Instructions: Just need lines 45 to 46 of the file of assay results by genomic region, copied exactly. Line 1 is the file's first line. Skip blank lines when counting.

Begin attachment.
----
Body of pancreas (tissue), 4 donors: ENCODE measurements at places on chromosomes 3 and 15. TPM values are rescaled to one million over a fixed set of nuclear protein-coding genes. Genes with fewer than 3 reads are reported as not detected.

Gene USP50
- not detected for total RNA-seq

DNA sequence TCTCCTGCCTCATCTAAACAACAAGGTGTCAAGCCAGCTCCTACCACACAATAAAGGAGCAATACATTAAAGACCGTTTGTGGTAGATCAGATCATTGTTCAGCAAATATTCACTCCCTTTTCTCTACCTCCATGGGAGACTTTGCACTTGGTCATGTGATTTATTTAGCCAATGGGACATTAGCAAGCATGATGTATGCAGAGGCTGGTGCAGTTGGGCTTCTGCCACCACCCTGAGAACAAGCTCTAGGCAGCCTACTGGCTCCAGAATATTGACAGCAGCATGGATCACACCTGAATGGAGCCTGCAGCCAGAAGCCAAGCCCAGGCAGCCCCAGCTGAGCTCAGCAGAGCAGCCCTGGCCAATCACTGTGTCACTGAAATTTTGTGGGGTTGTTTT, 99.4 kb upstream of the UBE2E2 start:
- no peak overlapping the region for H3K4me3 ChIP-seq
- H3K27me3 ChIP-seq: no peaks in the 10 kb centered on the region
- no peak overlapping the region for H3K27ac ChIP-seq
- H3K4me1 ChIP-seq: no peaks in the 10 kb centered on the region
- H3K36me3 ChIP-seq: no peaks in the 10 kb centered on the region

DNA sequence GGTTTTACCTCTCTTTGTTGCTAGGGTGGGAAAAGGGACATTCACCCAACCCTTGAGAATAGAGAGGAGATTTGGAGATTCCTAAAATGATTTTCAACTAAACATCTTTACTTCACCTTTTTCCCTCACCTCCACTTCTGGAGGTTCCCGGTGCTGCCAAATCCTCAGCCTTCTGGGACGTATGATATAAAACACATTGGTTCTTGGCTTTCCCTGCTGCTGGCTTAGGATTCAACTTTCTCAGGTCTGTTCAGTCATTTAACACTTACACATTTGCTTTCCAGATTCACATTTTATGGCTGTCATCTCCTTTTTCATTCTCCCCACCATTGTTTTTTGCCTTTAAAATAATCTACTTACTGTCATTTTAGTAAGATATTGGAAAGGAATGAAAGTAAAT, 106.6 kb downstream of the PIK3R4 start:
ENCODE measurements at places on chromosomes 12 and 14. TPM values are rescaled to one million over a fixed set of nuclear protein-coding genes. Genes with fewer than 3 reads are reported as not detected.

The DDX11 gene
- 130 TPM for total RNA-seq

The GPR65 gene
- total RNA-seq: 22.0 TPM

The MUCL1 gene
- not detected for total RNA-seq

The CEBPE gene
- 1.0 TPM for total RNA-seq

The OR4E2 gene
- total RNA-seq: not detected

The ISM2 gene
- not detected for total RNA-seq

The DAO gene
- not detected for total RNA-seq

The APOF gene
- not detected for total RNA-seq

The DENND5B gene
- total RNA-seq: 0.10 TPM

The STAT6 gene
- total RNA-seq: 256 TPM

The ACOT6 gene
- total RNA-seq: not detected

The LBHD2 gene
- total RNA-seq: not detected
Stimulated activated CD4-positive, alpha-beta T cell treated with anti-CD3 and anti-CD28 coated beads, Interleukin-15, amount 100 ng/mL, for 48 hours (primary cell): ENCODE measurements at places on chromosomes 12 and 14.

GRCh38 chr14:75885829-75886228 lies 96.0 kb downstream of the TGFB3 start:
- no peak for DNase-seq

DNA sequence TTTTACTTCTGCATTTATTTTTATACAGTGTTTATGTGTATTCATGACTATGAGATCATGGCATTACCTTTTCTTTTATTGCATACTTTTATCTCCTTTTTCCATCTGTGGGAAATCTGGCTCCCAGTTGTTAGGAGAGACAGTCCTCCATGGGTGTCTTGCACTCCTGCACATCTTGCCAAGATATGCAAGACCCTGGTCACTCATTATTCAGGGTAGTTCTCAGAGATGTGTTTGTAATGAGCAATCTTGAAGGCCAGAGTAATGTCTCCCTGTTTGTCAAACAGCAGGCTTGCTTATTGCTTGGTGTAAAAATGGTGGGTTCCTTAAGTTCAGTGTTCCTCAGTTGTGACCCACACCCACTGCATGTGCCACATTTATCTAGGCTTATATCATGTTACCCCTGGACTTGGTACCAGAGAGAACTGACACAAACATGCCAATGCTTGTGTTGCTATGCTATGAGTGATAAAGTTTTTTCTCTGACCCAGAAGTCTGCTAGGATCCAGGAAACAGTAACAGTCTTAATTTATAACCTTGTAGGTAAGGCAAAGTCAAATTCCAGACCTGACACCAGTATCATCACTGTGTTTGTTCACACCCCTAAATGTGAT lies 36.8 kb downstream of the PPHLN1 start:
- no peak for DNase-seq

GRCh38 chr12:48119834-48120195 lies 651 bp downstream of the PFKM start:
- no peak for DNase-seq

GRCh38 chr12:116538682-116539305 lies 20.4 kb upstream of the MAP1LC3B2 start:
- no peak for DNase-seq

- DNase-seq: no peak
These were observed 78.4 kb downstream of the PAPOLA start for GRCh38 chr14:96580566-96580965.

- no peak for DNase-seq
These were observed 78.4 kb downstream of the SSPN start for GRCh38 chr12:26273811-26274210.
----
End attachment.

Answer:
- DNase-seq: no peak
These were observed 78.4 kb downstream of the PAPOLA start for GRCh38 chr14:96580566-96580965.